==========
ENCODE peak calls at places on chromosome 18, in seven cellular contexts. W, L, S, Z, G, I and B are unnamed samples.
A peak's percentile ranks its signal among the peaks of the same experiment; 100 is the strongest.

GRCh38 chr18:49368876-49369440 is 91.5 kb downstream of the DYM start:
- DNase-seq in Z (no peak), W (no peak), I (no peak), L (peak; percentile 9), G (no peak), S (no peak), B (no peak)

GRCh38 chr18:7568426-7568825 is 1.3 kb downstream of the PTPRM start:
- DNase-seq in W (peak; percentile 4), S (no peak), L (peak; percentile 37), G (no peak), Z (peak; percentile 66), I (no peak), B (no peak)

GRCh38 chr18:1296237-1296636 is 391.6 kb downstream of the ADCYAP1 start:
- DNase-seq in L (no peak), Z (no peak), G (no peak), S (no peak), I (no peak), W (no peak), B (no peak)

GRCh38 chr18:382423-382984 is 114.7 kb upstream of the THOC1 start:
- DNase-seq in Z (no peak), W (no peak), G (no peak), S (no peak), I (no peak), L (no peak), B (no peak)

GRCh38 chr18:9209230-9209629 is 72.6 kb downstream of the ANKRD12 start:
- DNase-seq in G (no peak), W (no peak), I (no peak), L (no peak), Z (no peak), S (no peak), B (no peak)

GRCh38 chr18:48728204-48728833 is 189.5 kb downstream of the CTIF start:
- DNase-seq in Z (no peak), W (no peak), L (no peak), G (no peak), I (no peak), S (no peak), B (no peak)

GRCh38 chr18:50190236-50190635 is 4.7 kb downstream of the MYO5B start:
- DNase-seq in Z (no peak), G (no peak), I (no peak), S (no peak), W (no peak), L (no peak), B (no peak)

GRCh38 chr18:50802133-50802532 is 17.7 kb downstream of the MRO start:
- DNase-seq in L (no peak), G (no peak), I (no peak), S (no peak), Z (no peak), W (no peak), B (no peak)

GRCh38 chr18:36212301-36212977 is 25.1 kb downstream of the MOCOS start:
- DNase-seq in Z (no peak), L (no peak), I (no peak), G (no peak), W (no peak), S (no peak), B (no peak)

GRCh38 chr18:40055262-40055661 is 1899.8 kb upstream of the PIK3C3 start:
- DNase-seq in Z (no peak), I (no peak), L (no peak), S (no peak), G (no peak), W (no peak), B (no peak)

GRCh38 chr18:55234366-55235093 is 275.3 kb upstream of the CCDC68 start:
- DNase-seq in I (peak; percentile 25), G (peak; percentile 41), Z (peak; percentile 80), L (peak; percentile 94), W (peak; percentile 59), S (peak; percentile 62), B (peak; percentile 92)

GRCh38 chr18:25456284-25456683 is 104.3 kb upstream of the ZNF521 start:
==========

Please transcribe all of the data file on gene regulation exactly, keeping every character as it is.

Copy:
ENCODE peak calls at places on chromosome 18, in seven cellular contexts. W, L, S, Z, G, I and B are unnamed samples.
A peak's percentile ranks its signal among the peaks of the same experiment; 100 is the strongest.

GRCh38 chr18:49368876-49369440 is 91.5 kb downstream of the DYM start:
- DNase-seq in Z (no peak), W (no peak), I (no peak), L (peak; percentile 9), G (no peak), S (no peak), B (no peak)

GRCh38 chr18:7568426-7568825 is 1.3 kb downstream of the PTPRM start:
- DNase-seq in W (peak; percentile 4), S (no peak), L (peak; percentile 37), G (no peak), Z (peak; percentile 66), I (no peak), B (no peak)

GRCh38 chr18:1296237-1296636 is 391.6 kb downstream of the ADCYAP1 start:
- DNase-seq in L (no peak), Z (no peak), G (no peak), S (no peak), I (no peak), W (no peak), B (no peak)

GRCh38 chr18:382423-382984 is 114.7 kb upstream of the THOC1 start:
- DNase-seq in Z (no peak), W (no peak), G (no peak), S (no peak), I (no peak), L (no peak), B (no peak)

GRCh38 chr18:9209230-9209629 is 72.6 kb downstream of the ANKRD12 start:
- DNase-seq in G (no peak), W (no peak), I (no peak), L (no peak), Z (no peak), S (no peak), B (no peak)

GRCh38 chr18:48728204-48728833 is 189.5 kb downstream of the CTIF start:
- DNase-seq in Z (no peak), W (no peak), L (no peak), G (no peak), I (no peak), S (no peak), B (no peak)

GRCh38 chr18:50190236-50190635 is 4.7 kb downstream of the MYO5B start:
- DNase-seq in Z (no peak), G (no peak), I (no peak), S (no peak), W (no peak), L (no peak), B (no peak)

GRCh38 chr18:50802133-50802532 is 17.7 kb downstream of the MRO start:
- DNase-seq in L (no peak), G (no peak), I (no peak), S (no peak), Z (no peak), W (no peak), B (no peak)

GRCh38 chr18:36212301-36212977 is 25.1 kb downstream of the MOCOS start:
- DNase-seq in Z (no peak), L (no peak), I (no peak), G (no peak), W (no peak), S (no peak), B (no peak)

GRCh38 chr18:40055262-40055661 is 1899.8 kb upstream of the PIK3C3 start:
- DNase-seq in Z (no peak), I (no peak), L (no peak), S (no peak), G (no peak), W (no peak), B (no peak)

GRCh38 chr18:55234366-55235093 is 275.3 kb upstream of the CCDC68 start:
- DNase-seq in I (peak; percentile 25), G (peak; percentile 41), Z (peak; percentile 80), L (peak; percentile 94), W (peak; percentile 59), S (peak; percentile 62), B (peak; percentile 92)

GRCh38 chr18:25456284-25456683 is 104.3 kb upstream of the ZNF521 start: